Public polarisation can be a result of the echo chamber effect of social media; many people have been watching footage of the Oct. 7 attacks and the destruction it has left behind while others have been following the atrocities in Gaza. The influence of social media, especially among younger generations, is evident and has proved the validity of social media’s echo chamber effect throughout the Israeli-Hamas War. The recent widespread dissemination of Osama bin Laden’s “Letter to America” among teens has been a manifestation of this.
However, inferences about social media’s causal effects can be falsified because algorithms show people what they have chosen to be exposed to in the first place. Nonetheless, it cannot be neglected altogether given its importance in feeding specific nascent thoughts in youth. Accordingly, explanations to the growing sympathy with Palestinians among younger American generations include the effect of the Black Lives’ Matter movement and parallels between the treatment of people of colour in the U.S. and outside of it, Palestinians in this case, and the waning memory of 9/11, all intersecting with videos and images of Palestinian plight and agony in Gaza.
This can also be traced to demography and the origins of the competing forces. The Muslim population in most Western European countries are growing. In Germany, a considerable portion of the population has roots in Syria and other counties who are pro-Palestine. However, a contrary strain is from German collective guilt attributed to the Holocaust and its atrocities in World War Two. France, hosting the largest Muslim and Jewish population in Western Europe, has had both terrorist attacks led by extremist Islamists as well as rising anti-Americanism and collective guilt of French colonialism in the Arab world.
For this reason, it is understandable why the same kind of polarisation was not evident when Russia attacked Ukraine, while the war in Gaza is essentially splitting the West. Meanwhile in the U.S., there is also a demographic wrinkle, young Americans are less inclined to support Israel and are much more sympathetic toward Palestinians compared to older generations.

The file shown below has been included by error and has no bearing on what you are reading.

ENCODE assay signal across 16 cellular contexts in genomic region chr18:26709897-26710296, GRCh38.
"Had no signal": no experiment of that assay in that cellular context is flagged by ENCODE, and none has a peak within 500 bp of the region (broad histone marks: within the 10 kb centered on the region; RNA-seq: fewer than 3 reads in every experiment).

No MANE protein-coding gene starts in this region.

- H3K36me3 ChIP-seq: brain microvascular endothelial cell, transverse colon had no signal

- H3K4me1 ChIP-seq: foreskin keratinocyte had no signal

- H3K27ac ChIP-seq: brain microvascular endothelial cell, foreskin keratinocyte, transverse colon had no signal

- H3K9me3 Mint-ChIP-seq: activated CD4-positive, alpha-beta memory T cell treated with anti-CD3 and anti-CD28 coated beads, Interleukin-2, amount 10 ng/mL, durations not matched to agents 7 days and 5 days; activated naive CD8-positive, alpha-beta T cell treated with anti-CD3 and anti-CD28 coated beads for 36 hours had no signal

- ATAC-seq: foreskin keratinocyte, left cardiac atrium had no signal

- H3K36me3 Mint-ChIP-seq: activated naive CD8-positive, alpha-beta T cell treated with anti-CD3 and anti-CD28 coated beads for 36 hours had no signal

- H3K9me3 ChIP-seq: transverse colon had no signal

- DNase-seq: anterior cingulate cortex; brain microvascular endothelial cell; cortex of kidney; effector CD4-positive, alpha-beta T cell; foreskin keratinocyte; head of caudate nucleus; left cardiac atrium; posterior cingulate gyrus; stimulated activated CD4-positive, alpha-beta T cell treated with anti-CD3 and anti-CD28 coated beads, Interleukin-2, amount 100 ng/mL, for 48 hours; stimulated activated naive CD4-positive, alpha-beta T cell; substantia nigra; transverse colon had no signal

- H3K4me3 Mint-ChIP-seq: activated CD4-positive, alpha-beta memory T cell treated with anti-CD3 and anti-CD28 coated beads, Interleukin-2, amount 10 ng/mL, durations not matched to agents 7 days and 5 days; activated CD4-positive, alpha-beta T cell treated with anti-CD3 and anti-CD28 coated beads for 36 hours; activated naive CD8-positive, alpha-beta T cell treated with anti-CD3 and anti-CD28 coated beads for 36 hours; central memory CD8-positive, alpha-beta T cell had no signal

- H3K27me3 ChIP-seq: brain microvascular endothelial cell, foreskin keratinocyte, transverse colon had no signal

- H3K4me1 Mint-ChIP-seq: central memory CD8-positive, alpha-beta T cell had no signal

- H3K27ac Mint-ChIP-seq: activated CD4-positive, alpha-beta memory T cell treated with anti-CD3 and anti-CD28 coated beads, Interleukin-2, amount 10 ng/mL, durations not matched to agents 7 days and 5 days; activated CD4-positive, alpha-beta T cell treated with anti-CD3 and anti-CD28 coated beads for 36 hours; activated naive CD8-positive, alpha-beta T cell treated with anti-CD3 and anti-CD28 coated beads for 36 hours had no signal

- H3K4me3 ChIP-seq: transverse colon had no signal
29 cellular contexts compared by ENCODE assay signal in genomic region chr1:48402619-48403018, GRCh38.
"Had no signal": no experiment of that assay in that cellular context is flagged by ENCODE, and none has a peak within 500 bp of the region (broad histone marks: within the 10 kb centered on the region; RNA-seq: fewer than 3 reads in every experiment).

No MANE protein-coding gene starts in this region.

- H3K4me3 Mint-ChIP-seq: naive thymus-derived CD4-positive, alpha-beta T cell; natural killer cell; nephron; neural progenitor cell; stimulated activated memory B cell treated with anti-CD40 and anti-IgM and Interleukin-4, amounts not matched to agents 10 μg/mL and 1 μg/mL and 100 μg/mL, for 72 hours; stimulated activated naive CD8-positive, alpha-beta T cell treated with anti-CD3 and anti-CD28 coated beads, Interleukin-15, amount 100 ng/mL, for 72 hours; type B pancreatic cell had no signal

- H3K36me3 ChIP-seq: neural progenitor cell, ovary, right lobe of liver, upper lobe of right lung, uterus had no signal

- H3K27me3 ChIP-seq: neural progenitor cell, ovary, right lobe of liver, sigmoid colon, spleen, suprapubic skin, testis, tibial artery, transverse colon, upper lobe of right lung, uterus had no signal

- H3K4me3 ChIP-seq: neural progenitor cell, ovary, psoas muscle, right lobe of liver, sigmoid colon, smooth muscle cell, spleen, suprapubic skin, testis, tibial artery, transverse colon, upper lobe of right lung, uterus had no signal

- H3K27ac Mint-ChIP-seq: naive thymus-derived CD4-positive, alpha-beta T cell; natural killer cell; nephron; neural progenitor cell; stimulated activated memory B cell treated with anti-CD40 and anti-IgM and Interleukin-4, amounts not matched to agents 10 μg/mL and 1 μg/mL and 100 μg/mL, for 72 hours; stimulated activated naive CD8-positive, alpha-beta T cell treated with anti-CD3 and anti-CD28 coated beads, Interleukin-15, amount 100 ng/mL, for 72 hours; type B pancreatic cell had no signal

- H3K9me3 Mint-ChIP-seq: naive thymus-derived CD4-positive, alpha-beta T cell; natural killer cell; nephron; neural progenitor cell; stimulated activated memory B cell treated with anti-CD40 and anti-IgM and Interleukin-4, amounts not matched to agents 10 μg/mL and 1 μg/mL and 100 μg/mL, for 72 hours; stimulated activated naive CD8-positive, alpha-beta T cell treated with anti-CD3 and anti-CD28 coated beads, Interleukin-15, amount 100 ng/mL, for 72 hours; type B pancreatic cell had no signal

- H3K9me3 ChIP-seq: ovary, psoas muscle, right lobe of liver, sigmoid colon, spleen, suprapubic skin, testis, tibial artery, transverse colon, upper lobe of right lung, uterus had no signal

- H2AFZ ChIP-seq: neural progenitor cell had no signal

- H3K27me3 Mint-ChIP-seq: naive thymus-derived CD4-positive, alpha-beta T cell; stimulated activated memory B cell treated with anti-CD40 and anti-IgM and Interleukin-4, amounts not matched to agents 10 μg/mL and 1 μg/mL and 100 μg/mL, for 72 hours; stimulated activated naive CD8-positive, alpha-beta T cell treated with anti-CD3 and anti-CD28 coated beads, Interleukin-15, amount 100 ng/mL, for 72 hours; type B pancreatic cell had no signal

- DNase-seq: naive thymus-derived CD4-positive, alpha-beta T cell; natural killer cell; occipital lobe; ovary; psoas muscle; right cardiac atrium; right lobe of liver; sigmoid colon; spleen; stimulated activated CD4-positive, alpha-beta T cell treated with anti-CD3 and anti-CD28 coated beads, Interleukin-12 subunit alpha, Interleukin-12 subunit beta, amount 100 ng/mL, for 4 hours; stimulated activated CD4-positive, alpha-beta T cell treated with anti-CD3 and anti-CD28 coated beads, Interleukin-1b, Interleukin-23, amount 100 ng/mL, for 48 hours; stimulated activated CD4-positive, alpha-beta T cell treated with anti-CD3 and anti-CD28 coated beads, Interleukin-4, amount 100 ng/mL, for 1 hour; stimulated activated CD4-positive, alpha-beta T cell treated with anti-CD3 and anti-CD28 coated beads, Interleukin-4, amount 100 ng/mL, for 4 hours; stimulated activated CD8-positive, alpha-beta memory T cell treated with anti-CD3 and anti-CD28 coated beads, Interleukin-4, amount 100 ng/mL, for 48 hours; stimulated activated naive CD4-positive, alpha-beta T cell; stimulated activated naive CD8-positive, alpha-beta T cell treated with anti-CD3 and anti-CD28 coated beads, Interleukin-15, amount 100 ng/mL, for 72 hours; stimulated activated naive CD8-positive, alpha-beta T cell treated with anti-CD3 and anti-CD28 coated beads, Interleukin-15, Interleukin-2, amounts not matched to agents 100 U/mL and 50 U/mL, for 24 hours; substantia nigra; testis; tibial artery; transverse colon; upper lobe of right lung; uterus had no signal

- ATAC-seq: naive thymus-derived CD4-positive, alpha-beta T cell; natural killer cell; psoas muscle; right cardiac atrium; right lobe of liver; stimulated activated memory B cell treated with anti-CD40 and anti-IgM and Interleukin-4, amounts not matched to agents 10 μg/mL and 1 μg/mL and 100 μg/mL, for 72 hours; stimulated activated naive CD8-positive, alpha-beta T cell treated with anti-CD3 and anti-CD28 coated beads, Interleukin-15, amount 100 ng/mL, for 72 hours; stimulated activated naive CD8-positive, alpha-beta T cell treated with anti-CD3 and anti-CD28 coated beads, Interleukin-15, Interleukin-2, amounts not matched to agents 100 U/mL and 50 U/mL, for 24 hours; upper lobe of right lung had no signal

Finally, it is not only about the polarisation of the West but the loss of its “moral superiority”. For decades, Western values have proven to be the epicentre of all values and were advocated by Western politicians as the ultimate virtues. However, this War has proven the opposite. Due to the sheer number of deaths among civilians, the West is suffering from a damage to its reputation. Western allies are being accused of double standards and hypocrisy for taking the side of Israel especially compared to their firm stance toward Russia following its attack on Ukraine.
It might be the case that some Western politicians have started to acknowledge this, explaining the changes in rhetoric and language. This is not to say that whoever sympathizes with Palestine is doing so for the sake of rescuing an already fraying reputation but it is probably the case that Western values themselves are not comprehended in the same way by the entire population. Some believe that defending Western values means defending allies of the West while others believe in a more holistic approach where people from different walks of life should be treated equally under the same set of values.
Economist, The. “The Culture War over the Gaza War.” The Economist, 2023. https://www.economist.com/international/2023/10/28/the-culture-war-over-the-gaza-war.
Epstein, Reid J., and Anjali Huynh. “Democrats Splinter over Israel as the Young, Diverse Left Rages at Biden.” The New York Times, October 27, 2023.https://www.nytimes.com/2023/10/27/us/politics/biden-democrats-israel-2024.html.
Ingram, David. “Is It Tiktok? Here’s Why Some Young Americans Sympathize with Palestinians.” NBCNews.com, 2023. https://www.nbcnews.com/tech/internet/tiktok-s-young-americans-sympathize-palestinians-rcna124476.